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Time to Get Real with Performance Management and Rewards

Posted By Editor, Thursday, February 13, 2020
Updated: Thursday, February 13, 2020

If you’re one of the 70 percent stuck in the old world of traditional performance management and rewards, fear not, because there is a path forward. I’m going to arm you with a few ideas and proven approaches that may help you break the log jam.

By Tamra Chandler, Partner, EY

HR West 2020 Speaker

The old ways that are rooted deeply in our organizational habits, patterns, and ethos have amazing staying power, even when science, research, and visible realities tell us they don’t serve our intent or purpose. Nowhere do I see this play out more plainly than in the realm of performance management and rewards.

Read Tamra's article on Next Concept HR Magazine.

    HR West 2020

  1. Learn more about HR West

  2. Register for HR West 2020

    March 9-11
    Oakland Convention Center
    Oakland California 

Tags:  employee performance management  employee retention  HR Management Skills  HR Management training  HR West 2020  HR West Speaker 

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Thank God It's Monday!

Posted By Next Concept HR Magazine Editor, Thursday, November 1, 2018
Updated: Thursday, November 1, 2018

Contributed by Judy Dang, HR West 2019 Speaker

How many of us can't wait for the weekend?  When we can finally be freed from the shackles so we can do what we really want! Relax, go out, enjoy hobbies. Work is something unpleasant we have to do before we have fun, right?

Maybe not.

Finding Flow by renowned psychologist Mihaly Csikszentmihalyi questions that paradigm and offers strategies for turning that around. This book is a guide to finding joy through complete engagement with whatever we're doing.

What is Flow?

Csikszentmihalyi coined the term "flow" as a result of his research on optimal experience.

It describes the feeling of being fully alive, completely immersed in what we're doing. Athletes call it "being in the zone."

The Paradox of Work

Work is something most of us are glad to avoid if we can. We've been taught that work is something (usually unpleasant) we all have to do.

Yet Csikszentmihalyi's research found that: "the moments when a person is in a high-challenge, high-skill situation, accompanied by feelings of concentration, creativity, and satisfaction, were reported more often at work..." Work is where flow is likeliest to occur.

He cites a study that found 77% of American women and 84% of men say they would continue to work even if they inherited enough money to make work unnecessary.

At work we have clear aims and rules. It gives us immediate feedback through a job well done. Yet we've been trained to not enjoy it.

Strategies for More Flow at Work

You have more potential for feeling fully alive at work. How can you increase that potential?

Based on Csikszentmihalyi's concepts, here are three ways to increase flow at work:

  1. Get clear on what success means to you.
    For me, this means setting lots of small and big goals.
    For example, I set goals before going to networking events: Have 2-3 meaningful conversations. If I make those connections, the event was a success.
    The bonus is that having meaningful conversations is also a flow experience for me.

  2. Get relevant feedback.
    If you work for yourself, this can be especially challenging.
    Without coworkers, how do you process ideas with someone who can give you constructive feedback?
    We are social animals; we need and thrive on interactions with others.

    I've been fortunate to have an accountability buddy for the past 7 months.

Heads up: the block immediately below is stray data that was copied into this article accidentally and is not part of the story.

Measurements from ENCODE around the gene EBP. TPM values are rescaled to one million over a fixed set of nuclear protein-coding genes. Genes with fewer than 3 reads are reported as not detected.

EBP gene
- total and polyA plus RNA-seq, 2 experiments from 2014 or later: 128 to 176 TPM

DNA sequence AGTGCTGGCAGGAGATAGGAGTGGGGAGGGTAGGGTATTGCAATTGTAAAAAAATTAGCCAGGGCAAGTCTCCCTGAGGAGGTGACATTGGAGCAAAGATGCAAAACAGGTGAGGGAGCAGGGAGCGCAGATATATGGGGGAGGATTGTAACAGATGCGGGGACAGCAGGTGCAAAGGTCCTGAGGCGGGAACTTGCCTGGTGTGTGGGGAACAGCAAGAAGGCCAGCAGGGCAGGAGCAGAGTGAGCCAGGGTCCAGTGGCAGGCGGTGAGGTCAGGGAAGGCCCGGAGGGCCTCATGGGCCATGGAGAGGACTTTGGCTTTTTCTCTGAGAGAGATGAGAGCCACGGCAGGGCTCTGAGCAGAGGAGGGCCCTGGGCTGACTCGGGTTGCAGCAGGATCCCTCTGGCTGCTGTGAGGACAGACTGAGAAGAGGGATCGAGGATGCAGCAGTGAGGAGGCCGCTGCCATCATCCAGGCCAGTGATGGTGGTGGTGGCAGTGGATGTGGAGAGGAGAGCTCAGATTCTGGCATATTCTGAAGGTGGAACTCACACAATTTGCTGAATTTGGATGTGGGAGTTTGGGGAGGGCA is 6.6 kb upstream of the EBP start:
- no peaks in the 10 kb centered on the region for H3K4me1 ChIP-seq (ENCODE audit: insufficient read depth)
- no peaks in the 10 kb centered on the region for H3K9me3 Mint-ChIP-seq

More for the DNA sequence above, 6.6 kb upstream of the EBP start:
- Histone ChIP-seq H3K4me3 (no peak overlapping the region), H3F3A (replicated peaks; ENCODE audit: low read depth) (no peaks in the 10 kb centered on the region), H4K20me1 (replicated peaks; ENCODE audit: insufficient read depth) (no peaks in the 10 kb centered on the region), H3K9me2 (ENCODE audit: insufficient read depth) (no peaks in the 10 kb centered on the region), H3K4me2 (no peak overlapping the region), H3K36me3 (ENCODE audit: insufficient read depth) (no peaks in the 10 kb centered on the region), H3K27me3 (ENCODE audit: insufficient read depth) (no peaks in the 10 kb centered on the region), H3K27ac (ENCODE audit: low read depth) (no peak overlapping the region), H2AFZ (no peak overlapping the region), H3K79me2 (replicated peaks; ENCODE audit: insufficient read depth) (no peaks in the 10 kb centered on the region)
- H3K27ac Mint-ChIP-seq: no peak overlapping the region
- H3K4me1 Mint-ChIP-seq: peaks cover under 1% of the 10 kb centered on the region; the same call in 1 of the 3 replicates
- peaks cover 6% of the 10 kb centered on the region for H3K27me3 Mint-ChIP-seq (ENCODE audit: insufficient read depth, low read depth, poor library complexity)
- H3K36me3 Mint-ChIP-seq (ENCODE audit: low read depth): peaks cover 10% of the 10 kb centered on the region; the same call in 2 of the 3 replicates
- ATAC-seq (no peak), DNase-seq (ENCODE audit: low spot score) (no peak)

We talk by phone each Thursday for 30 minutes about anything and everything.
    We offer each other support, tough love, and a nonjudgmental place to test out wild ideas.
    Each Thursday is TGIT because I get to give and receive with someone who understands me and inspires me to do my best.

  3. Take on challenges that stretch your skills just a tad.
    "Flow tends to occur when a person's skills are fully involved in overcoming a challenge that is just about manageable."
    This means picking a challenge that is doable but not so easy that you get bored. Or too hard that you give up.

    A few years ago I took a graphic design class. I already knew a few concepts, so had enough basics to not feel totally lost.
    But the class was interesting enough that I found it fresh and exciting.
    We might not achieve flow experiences 100% of the time, but if there are more of them than not, we have a better chance of enjoying work every day.

    Check out Finding Flow for ways to change your relationship to work.

About Judy Dang
Based in San Francisco, Judy T. Dang is a productivity expert who works with clients to tackle physical and mental clutter so they can achieve their most meaningful goals.

Clients go from feeling stuck to moving forward. Find out why she enjoys being an introvert here!

Judy will present at HR West 2019.  March 11-13, 2019 in Oakland California.
To find out more and register for this important annual HR Industry Conference go to:
Please stay tuned for further details about Judy's session and HR West! 


HR West 2019

Tags:  HR leadership  HR Management Skills  HR West 2019  HR West Speaker  Judy Dang  Workplace  Workplace Flow 

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HR’s Critical Role: Not Necessarily What You Think It Is!

Posted By Laurie A. Pehar Borsh, Wednesday, September 12, 2018
Updated: Friday, October 19, 2018

Contribued by Bruce Calvin, Calvin Associates, Inc **

 HR professionals play multiple roles in business. To operate more effectively, they need partnerships with other departments and must realize an important truth: they cannot be all things to all people.

Critical for HR is the realization that although HR provides a large variety of services none of those services are wholly owned by HR. Whether the work environment is domestic or international, responsibility is shared with other departments, which can lead to conflict should HR not understand the dynamics at play. Those who have been successful in HR know and practice the art of developing, nurturing and driving Partnerships with their peers, counterparts and executives. Strong Partnerships drives mutual respect, trust and inclusion. It doesn’t work the other way around.